Fast Internet

November 16, 2008

Over the past few years my friends have sent me many video attachments by email.  At first they caused me no end of trouble, as my dial-up Internet connection was too slow to download them and nothing else could come through until the huge lump of signal had worked its way through the narrow tube.  Students needing help and chatting friends had to cue up until somebody’s funny film about monkeys made its way to my screen, where it often would not run.  Polite requests eventually turned into snarling warnings not to send any more bandwith hogs my way.

Everyone quite reasonably asked why I didn’t get rid of my dial-up connection and get fast Internet like the rest of the world.  But I like my slow Internet connection.  It served me very well during my teaching career:  students enjoyed the benefit of rapid turn-around on assignments and requests for help.  Email allowed me to think about and edit my comments before sending them.  My computer’s inability to handle the hotter film meant that I had to focus on the cooler print medium, and I enjoyed my Internet as a refuge from the frantic world of television.

Then Charlie brought a Mac to the farm and it was time to install wireless Internet.  The usual teething pains occurred, but once the Westport Telephone Company had set the system up it proved astoundingly good.  All of a sudden we could see what our son does for a living at Insidermedicine.com, a medical news service operating out of the Hotel Dieu in Kingston.

My introduction to YouTube was a film which showed flying carp.  Silver carp in the Illinois River leap frantically into the air whenever they hear an outboard motor.  It makes for a hysterically funny vacation film when ten pound fish launch themselves into the air in front of your boat in a totally random fashion.

I moved on to a classic of viral marketing, Bride Has Massive Hair Wig Out, a YouTube film about a nervous bride who, distraught because she can’t get her hair just right, shears the whole mop off with scissors while her friends watch in dismay.  (Where do you think Britney Spears got the idea a year later?)  Like many YouTube films, Bride turned out to be a little less spontaneous than we thought.  The “bride” is a young Toronto actress who made the film for a cosmetics company to plant the phrase “wig out” in the language prior to a major advertising campaign for a hair product.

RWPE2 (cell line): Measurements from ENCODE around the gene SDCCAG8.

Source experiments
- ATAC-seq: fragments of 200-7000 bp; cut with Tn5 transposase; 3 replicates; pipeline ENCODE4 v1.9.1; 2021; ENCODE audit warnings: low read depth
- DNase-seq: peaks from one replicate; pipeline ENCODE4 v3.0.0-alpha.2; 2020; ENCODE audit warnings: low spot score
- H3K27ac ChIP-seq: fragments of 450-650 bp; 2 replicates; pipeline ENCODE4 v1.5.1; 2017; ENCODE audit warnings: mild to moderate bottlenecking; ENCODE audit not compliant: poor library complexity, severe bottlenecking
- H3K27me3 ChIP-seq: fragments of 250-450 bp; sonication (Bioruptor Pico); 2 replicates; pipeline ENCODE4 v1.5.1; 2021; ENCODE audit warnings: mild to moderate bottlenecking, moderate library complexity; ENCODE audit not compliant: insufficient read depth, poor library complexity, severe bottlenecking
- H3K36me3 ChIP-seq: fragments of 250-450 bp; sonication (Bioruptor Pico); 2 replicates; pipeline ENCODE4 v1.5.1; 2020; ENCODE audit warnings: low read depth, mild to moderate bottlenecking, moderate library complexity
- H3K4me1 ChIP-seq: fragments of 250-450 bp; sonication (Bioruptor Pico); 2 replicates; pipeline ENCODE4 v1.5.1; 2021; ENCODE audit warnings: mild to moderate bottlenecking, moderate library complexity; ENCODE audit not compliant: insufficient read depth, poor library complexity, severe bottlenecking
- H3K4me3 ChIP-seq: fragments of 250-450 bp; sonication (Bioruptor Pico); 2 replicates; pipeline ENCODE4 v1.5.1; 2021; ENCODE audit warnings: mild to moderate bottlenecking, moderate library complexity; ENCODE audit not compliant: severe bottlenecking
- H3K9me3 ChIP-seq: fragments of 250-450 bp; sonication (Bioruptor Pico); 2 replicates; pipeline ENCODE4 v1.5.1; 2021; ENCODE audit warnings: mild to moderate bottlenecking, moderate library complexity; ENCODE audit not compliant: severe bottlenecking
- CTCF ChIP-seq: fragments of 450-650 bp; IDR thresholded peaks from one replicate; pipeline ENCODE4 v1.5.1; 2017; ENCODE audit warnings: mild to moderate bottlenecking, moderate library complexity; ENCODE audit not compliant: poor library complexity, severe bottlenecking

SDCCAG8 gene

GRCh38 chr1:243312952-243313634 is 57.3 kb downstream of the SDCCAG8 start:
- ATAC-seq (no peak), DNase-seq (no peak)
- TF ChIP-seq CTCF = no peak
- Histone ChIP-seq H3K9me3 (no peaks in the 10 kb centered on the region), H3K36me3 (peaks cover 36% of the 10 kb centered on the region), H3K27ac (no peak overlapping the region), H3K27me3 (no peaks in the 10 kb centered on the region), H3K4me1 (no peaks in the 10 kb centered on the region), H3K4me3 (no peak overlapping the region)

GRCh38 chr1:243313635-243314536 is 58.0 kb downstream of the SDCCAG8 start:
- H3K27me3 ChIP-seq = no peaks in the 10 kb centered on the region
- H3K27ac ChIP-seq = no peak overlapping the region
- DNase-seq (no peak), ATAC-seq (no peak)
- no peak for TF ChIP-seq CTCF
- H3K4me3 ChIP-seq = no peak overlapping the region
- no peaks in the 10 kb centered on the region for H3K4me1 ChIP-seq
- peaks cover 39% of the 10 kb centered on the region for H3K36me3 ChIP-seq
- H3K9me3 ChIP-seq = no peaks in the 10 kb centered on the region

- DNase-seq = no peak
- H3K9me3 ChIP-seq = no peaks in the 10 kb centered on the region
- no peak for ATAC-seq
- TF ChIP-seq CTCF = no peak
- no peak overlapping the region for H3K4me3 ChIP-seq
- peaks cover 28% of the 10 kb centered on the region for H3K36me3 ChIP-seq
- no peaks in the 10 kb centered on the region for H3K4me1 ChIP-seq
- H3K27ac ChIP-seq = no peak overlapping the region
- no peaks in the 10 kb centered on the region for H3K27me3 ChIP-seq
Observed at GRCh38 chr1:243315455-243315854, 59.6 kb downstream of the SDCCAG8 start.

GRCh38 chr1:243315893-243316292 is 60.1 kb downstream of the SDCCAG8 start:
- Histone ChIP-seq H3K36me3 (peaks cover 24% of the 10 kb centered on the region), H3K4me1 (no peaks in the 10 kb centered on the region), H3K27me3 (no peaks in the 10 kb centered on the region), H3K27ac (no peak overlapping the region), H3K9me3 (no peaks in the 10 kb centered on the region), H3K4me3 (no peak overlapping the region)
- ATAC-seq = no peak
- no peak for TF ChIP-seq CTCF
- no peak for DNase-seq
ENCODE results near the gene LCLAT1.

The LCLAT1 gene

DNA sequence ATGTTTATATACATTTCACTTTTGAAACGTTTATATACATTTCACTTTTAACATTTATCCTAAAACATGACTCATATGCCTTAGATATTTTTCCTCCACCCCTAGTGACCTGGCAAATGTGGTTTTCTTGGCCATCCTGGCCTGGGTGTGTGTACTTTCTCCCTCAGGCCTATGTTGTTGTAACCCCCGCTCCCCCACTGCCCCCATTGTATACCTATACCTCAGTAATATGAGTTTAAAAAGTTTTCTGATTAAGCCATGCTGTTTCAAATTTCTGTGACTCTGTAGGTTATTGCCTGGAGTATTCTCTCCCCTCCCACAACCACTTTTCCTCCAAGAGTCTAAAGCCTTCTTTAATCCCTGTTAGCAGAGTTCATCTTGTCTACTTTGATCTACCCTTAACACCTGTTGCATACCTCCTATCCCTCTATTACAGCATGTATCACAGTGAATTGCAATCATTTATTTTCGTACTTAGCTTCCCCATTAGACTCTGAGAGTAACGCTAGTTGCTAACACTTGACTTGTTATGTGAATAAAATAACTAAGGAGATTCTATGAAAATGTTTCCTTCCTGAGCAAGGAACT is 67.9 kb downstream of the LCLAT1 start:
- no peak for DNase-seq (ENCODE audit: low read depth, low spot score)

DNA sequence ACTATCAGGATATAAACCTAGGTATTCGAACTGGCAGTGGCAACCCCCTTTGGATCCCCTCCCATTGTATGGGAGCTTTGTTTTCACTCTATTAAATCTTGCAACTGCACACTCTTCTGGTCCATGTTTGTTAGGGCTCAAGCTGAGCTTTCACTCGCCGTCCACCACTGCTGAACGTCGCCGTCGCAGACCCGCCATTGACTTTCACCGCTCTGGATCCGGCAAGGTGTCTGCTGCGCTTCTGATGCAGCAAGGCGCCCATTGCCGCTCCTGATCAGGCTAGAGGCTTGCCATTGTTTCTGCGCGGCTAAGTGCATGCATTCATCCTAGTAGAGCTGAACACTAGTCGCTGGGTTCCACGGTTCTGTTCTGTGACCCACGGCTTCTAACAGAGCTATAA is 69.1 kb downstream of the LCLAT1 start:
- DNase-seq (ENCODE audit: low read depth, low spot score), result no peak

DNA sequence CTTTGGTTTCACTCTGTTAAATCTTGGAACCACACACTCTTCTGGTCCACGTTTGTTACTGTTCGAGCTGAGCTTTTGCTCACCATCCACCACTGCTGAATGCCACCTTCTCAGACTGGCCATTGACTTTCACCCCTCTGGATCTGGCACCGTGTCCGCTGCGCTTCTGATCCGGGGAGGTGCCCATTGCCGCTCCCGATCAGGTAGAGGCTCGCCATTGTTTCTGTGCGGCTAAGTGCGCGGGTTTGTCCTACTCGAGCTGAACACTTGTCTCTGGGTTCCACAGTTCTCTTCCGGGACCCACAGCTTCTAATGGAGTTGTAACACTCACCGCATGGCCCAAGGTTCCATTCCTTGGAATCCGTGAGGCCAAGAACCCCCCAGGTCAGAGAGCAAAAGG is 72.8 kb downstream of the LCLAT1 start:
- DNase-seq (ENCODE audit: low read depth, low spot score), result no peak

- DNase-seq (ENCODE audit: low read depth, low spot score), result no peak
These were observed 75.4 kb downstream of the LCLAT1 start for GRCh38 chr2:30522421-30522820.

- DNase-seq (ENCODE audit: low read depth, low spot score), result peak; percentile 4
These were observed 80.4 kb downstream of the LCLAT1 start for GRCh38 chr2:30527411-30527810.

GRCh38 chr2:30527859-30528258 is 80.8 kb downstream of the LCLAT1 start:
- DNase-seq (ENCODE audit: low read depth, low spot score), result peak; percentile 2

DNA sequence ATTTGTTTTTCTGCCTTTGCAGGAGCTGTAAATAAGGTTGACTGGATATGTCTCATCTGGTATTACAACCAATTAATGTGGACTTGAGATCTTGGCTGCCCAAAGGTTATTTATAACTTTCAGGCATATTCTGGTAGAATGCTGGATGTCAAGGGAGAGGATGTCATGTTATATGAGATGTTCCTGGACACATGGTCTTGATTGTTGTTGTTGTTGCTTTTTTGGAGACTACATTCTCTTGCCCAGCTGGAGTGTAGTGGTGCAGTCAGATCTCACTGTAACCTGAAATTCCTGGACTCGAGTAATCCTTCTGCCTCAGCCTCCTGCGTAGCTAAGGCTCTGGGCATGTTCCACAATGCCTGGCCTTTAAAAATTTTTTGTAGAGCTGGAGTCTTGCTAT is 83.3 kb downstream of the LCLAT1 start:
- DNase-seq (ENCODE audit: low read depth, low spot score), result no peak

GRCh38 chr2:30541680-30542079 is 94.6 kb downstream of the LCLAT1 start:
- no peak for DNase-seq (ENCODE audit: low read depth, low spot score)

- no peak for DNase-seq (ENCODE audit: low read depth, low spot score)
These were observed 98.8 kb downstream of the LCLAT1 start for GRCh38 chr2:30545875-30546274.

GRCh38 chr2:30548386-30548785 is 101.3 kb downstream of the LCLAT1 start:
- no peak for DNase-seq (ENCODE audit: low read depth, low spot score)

A couple of months later Alanis Morrissette announced to the world that she was back in the studio by quietly releasing a YouTube parody of a particularly mindless Fergie video.  The Internet buzz guaranteed millions of hits overnight, and the media-savy Alanis made her point.

The most astounding piece of film I have seen is thebestever.wmv.  It’s short, and it may or may not be fake, but I guarantee you won’t regret watching this one involving a stunt pilot.

When I bought a Polaris Ranger I wondered what its limits were, so I called up the many YouTube films of UTVs in extreme environments and was treated to an afternoon of drunken young men driving the things through ponds, down rivers, over logs, and somewhat less successfully, through snowbanks.  I also saw many Rangers, Rhinos and similar vehicles rolling over backwards when asked to climb steep banks.  Apparently a lot of people out there consider it high art to drive a fifteen thousand dollar vehicle down a creek with the water up to the seats in order to make a film to post on the Internet.

But some YouTube films truly inform.  I remember watching with interest as a nice old guy explained a flaw in the design of his front-loading washer which doomed it to early failure.  He had the whole thing apart in his living room, and he showed us how the conflict between dissimilar metals had led to premature corrosion and failure.

Today Bet found a film showing a guy with an angle grinder cutting a granite counter top in his driveway.  He did an excellent job of explaining how to rough out and finish the sink cavity.  We both agreed that this operation was within my skill level, so that puts marble back on the list of possible covers for the new bathroom vanity.

While on her roll, Bet further found a set of films from the Kohler company in Toronto which explain the basics of bathroom sinks to the uninformed.  The woman describing the products does an outstanding job of entertaining and informing her audience.  High-quality commercials to self-targeted audiences may be the new direction in advertising with the rise of streaming video.

Many articles trumpet that senior citizens are the newest Internet experts.  What are they doing online?  Getting medical information, that’s what.  Check out Insidermedicine.com if you want to look at a leader in the field.

At the farm I love my high speed Internet on a Macintosh.  I still write these columns, though, on an old PC and send them in by dial-up. Text remains king on PCs, and I’ll stick with mine as long as people take the time to read.

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